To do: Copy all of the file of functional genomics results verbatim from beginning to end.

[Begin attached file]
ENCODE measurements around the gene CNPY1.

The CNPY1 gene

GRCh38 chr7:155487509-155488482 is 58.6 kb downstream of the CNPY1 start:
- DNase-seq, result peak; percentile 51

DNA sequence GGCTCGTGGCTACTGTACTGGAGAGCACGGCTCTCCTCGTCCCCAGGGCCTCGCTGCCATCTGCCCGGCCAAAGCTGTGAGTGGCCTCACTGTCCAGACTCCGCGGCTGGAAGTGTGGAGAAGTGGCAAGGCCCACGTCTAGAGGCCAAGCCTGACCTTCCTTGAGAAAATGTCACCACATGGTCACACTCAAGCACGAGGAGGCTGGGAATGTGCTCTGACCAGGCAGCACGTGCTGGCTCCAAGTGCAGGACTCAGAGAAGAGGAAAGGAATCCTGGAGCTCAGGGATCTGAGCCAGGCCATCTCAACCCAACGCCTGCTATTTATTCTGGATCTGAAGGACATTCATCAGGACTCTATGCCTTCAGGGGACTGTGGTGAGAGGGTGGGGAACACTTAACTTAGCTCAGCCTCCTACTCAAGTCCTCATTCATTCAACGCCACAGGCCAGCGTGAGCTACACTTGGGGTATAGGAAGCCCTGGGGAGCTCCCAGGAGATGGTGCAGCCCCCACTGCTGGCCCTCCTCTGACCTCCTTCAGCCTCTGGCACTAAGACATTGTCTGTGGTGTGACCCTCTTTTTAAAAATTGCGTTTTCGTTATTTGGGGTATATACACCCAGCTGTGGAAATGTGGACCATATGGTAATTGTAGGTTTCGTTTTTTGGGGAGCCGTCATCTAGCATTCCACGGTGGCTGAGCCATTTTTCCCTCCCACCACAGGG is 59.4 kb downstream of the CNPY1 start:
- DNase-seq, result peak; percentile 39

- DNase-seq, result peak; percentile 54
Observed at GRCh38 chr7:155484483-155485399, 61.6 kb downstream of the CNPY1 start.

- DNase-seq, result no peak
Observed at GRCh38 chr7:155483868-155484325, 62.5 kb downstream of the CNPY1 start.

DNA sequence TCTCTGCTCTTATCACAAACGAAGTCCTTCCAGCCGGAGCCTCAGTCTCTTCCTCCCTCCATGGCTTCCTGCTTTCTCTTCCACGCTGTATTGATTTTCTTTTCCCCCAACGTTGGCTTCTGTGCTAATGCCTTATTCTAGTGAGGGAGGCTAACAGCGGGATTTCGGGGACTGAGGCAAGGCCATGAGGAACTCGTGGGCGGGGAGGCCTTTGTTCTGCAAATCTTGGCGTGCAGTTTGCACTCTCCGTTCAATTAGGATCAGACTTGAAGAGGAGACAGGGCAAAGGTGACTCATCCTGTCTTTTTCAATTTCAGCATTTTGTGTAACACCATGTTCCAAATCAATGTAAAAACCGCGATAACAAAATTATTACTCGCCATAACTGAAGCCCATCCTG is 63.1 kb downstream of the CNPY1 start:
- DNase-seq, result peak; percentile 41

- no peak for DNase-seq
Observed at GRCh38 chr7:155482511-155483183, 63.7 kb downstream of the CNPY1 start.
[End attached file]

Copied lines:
ENCODE measurements around the gene CNPY1.

The CNPY1 gene

GRCh38 chr7:155487509-155488482 is 58.6 kb downstream of the CNPY1 start:
- DNase-seq, result peak; percentile 51

DNA sequence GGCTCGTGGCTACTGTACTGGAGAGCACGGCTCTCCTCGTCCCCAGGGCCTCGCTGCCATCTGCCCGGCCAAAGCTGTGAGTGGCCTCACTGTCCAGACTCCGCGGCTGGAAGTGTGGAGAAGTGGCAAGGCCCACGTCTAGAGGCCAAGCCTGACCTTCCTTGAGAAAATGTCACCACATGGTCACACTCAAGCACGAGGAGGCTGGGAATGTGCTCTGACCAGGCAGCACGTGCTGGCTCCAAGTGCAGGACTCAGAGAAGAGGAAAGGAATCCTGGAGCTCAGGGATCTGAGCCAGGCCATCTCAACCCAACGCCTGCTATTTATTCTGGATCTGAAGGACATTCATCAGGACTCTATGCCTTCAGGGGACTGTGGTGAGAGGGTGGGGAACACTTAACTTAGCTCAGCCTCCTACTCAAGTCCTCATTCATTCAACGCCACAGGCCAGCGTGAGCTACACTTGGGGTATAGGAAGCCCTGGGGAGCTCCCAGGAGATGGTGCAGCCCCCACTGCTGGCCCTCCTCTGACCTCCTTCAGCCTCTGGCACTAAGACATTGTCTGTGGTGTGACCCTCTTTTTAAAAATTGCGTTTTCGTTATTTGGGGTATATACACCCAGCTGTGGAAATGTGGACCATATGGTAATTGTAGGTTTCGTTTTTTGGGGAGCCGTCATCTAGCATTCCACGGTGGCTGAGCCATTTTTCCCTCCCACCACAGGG is 59.4 kb downstream of the CNPY1 start:
- DNase-seq, result peak; percentile 39

- DNase-seq, result peak; percentile 54
Observed at GRCh38 chr7:155484483-155485399, 61.6 kb downstream of the CNPY1 start.

- DNase-seq, result no peak
Observed at GRCh38 chr7:155483868-155484325, 62.5 kb downstream of the CNPY1 start.

DNA sequence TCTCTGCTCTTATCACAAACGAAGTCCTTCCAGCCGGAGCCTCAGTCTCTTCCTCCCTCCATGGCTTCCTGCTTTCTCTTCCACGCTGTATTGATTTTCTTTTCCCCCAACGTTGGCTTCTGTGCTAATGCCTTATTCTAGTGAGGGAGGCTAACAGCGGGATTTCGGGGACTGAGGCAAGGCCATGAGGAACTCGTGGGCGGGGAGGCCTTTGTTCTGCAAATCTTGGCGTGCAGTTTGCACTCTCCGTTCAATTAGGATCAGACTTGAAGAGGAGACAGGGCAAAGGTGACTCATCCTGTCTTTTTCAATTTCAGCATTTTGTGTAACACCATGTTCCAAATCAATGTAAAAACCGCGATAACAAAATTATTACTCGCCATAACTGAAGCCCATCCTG is 63.1 kb downstream of the CNPY1 start:
- DNase-seq, result peak; percentile 41

- no peak for DNase-seq
Observed at GRCh38 chr7:155482511-155483183, 63.7 kb downstream of the CNPY1 start.